Charlotte readies CRM for customer service boom

Charlotte readies CRM for customer service boom

Mecklenburg County, N.C., hit the 1 million population mark last year, part of a surge of people drawn to the area's hot economy.  

For managers of the city of Charlotte's IT systems, the boom has served as a warning that it was time to upgrade their 311 customer relationship management (CRM) tools to handle the anticipated influx of service calls and requests. CharMeck 311 officials wanted a system that would give citizen service representatives access to an extensive knowledge base, provide real-time reporting and integrate with back-end information systems.

"311 is more than just a number," CharMeck 311 Director Janice Quintana said. "We need all those tools to be able to work efficiently and deliver great services."

Next spring, Charlotte officials will deploy the Verint Engagement Management system, a CRM platform that the CharMeck 311 team says can support the call volume, data demands and changing staffing needs of the area.

The team realized that its current homegrown, 10-year-old legacy CRM system was not much more than a basic work order system.  

"It wasn't a really robust CRM," CharMeck 311 IT Manager Stacey Palmer said. "A true CRM is a platform you can use to capture, store and track all customer information, and that's what we want to do. We want to be a full-service entity for our constituents."

The team's vision involves bringing in new CRM components, including a robust knowledge base, real-time data and a set of predictive services to help officials anticipate routine and random swings in calls for city services.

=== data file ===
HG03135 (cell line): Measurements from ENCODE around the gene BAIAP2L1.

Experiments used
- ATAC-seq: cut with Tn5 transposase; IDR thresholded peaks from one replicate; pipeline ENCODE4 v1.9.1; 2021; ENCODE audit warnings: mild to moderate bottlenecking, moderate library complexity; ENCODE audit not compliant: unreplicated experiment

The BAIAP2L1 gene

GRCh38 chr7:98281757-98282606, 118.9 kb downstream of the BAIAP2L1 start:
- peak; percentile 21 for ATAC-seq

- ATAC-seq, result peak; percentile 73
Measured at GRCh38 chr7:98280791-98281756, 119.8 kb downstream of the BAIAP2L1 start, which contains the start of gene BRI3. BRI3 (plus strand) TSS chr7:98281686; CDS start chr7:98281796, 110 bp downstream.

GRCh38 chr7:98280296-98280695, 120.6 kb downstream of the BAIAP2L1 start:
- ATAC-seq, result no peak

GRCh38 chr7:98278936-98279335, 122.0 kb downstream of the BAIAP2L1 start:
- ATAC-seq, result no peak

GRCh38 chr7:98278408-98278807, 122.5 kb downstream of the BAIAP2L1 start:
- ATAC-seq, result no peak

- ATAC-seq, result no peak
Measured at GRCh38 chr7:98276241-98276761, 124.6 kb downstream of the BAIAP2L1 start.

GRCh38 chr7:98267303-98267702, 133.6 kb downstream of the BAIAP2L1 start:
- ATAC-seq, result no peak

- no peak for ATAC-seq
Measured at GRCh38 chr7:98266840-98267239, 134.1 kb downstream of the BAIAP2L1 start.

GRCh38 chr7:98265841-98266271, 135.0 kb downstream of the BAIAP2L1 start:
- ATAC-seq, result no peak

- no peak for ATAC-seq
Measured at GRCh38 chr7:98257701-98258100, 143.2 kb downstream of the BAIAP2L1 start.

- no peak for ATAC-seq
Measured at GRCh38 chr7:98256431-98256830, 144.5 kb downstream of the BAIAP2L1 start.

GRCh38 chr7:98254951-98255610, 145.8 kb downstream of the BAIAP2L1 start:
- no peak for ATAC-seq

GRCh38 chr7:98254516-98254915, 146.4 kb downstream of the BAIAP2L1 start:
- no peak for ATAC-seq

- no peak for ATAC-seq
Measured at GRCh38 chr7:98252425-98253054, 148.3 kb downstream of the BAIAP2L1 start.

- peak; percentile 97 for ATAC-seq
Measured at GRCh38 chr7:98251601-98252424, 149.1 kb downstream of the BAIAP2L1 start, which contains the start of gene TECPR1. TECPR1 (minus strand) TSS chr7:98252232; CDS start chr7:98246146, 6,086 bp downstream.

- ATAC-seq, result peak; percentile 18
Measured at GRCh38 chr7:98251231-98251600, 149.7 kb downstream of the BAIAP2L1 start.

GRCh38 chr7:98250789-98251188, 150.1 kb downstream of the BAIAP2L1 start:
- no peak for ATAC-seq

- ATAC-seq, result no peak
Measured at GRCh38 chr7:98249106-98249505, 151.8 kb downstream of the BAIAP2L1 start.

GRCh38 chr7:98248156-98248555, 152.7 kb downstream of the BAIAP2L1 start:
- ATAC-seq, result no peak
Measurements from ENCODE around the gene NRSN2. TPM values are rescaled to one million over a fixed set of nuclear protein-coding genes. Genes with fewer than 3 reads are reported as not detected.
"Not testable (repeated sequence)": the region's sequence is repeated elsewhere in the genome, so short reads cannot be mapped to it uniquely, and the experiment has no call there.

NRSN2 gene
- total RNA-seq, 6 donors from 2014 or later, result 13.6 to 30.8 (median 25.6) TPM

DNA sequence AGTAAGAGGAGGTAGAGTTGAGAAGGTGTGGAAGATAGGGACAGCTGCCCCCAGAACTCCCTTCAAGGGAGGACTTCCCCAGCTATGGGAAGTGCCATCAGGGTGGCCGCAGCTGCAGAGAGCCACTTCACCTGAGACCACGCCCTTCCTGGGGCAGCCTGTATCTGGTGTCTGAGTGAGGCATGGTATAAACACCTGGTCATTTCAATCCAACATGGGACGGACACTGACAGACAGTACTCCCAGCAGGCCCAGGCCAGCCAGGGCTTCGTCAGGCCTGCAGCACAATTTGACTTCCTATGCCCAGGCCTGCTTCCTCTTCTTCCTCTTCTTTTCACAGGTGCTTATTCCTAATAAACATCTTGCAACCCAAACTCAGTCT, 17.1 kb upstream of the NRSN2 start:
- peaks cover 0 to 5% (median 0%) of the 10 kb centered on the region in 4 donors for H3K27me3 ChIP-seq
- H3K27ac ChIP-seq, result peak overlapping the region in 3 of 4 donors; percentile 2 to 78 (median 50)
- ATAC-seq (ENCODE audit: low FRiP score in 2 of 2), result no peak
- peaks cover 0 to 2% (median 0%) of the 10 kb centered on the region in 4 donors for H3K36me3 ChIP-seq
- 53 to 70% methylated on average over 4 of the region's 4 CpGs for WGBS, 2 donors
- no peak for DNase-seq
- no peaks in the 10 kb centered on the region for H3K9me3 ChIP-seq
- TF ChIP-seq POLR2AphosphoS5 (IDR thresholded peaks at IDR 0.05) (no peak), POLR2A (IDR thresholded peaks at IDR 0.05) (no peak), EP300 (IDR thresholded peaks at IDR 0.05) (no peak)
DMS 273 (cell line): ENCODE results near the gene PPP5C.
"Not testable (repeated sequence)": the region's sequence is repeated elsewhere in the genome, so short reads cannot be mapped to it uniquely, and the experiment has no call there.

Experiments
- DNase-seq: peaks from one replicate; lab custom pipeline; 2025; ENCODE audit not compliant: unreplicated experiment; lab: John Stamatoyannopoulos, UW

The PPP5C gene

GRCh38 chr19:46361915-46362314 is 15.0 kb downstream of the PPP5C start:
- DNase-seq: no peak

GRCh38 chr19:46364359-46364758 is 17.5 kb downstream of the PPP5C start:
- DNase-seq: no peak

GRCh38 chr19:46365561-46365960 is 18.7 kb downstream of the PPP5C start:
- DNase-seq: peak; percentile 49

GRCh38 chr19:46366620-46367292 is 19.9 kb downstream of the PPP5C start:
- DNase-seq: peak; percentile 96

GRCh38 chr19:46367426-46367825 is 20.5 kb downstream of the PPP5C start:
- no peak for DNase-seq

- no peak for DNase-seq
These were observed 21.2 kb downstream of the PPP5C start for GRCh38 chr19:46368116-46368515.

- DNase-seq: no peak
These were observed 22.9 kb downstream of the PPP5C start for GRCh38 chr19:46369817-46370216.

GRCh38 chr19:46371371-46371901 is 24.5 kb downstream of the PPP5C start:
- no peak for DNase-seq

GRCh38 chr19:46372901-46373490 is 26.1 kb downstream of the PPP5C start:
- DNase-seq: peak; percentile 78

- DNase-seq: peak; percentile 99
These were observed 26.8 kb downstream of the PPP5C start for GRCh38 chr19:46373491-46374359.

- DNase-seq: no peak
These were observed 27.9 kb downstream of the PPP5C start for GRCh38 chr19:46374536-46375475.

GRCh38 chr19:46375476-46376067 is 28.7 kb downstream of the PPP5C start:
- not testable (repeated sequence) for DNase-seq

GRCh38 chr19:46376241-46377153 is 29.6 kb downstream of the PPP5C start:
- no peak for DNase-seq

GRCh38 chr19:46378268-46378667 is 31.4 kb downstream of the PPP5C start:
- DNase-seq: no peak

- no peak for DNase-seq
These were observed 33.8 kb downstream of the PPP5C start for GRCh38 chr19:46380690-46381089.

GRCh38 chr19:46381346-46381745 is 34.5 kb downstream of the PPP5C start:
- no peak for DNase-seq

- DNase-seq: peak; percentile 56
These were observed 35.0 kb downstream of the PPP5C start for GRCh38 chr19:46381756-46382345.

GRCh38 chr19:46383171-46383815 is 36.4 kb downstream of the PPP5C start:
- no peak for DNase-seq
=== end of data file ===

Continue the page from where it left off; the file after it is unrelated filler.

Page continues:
CharMeck 311 managers said meeting those requirements means having the ability to identify and access virtually all customer service transactions and the data generated by those calls and requests.  

"We want to have a system [through which] we can pull up and see every interaction they've had with us, whether it was a tweet, an email or a phone call, and whether or not those resulted in service requests," Palmer said.  

CharMeck 311 managers also wanted the option of emailing customers a service number and other pertinent case information so that they could track the status of their requests. "Any time that service request has a change of status, that status can be emailed out," Palmer added.

The primary engine driving those capabilities is a robust database capable of gathering all the details related to a service call.

"We take about 1.7 million calls a year, but only about 400,000 of those result in service requests," Palmer said. "Others are just people calling and asking questions, which is why this knowledge base is so key to us."

The city's current knowledge base lacks design features and data formatting conventions that could help citizen service reps more rapidly access or even notice relevant case data.  

"We have a kind of a knowledge-based system here that is not intuitive and can be difficult for our call takers," Quintana said. "It has a lot of information, but it has to be very specific." For example, a rep might have to use an exact word or phrase -- "street light" rather than "light" -- to access information related to a power outage.